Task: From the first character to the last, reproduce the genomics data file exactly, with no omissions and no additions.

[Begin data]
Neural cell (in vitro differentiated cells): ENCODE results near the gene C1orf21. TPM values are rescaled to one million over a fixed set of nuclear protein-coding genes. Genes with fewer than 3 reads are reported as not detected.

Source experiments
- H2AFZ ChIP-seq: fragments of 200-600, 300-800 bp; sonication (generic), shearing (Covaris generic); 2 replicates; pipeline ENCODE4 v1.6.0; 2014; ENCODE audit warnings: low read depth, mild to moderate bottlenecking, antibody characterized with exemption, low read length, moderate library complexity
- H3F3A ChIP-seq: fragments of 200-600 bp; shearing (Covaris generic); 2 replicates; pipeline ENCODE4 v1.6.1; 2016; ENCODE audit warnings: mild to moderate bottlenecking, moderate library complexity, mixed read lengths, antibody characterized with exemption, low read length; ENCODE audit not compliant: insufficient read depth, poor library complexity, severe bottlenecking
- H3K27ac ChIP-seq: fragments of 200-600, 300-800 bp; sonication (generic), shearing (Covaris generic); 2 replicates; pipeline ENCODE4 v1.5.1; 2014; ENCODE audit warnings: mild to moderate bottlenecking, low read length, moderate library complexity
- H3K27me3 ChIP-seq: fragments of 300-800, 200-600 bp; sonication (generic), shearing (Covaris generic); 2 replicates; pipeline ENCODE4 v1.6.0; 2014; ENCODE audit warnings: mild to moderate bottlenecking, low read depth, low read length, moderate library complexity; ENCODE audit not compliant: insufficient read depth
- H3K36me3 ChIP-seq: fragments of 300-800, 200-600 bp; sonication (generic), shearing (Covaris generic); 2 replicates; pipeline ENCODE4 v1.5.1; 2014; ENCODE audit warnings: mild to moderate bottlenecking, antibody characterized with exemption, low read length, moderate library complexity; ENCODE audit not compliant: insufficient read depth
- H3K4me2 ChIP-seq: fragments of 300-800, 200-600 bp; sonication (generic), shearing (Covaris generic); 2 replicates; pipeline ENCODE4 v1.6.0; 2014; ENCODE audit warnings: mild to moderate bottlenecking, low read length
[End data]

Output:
Neural cell (in vitro differentiated cells): ENCODE results near the gene C1orf21. TPM values are rescaled to one million over a fixed set of nuclear protein-coding genes. Genes with fewer than 3 reads are reported as not detected.

Source experiments
- H2AFZ ChIP-seq: fragments of 200-600, 300-800 bp; sonication (generic), shearing (Covaris generic); 2 replicates; pipeline ENCODE4 v1.6.0; 2014; ENCODE audit warnings: low read depth, mild to moderate bottlenecking, antibody characterized with exemption, low read length, moderate library complexity
- H3F3A ChIP-seq: fragments of 200-600 bp; shearing (Covaris generic); 2 replicates; pipeline ENCODE4 v1.6.1; 2016; ENCODE audit warnings: mild to moderate bottlenecking, moderate library complexity, mixed read lengths, antibody characterized with exemption, low read length; ENCODE audit not compliant: insufficient read depth, poor library complexity, severe bottlenecking
- H3K27ac ChIP-seq: fragments of 200-600, 300-800 bp; sonication (generic), shearing (Covaris generic); 2 replicates; pipeline ENCODE4 v1.5.1; 2014; ENCODE audit warnings: mild to moderate bottlenecking, low read length, moderate library complexity
- H3K27me3 ChIP-seq: fragments of 300-800, 200-600 bp; sonication (generic), shearing (Covaris generic); 2 replicates; pipeline ENCODE4 v1.6.0; 2014; ENCODE audit warnings: mild to moderate bottlenecking, low read depth, low read length, moderate library complexity; ENCODE audit not compliant: insufficient read depth
- H3K36me3 ChIP-seq: fragments of 300-800, 200-600 bp; sonication (generic), shearing (Covaris generic); 2 replicates; pipeline ENCODE4 v1.5.1; 2014; ENCODE audit warnings: mild to moderate bottlenecking, antibody characterized with exemption, low read length, moderate library complexity; ENCODE audit not compliant: insufficient read depth
- H3K4me2 ChIP-seq: fragments of 300-800, 200-600 bp; sonication (generic), shearing (Covaris generic); 2 replicates; pipeline ENCODE4 v1.6.0; 2014; ENCODE audit warnings: mild to moderate bottlenecking, low read length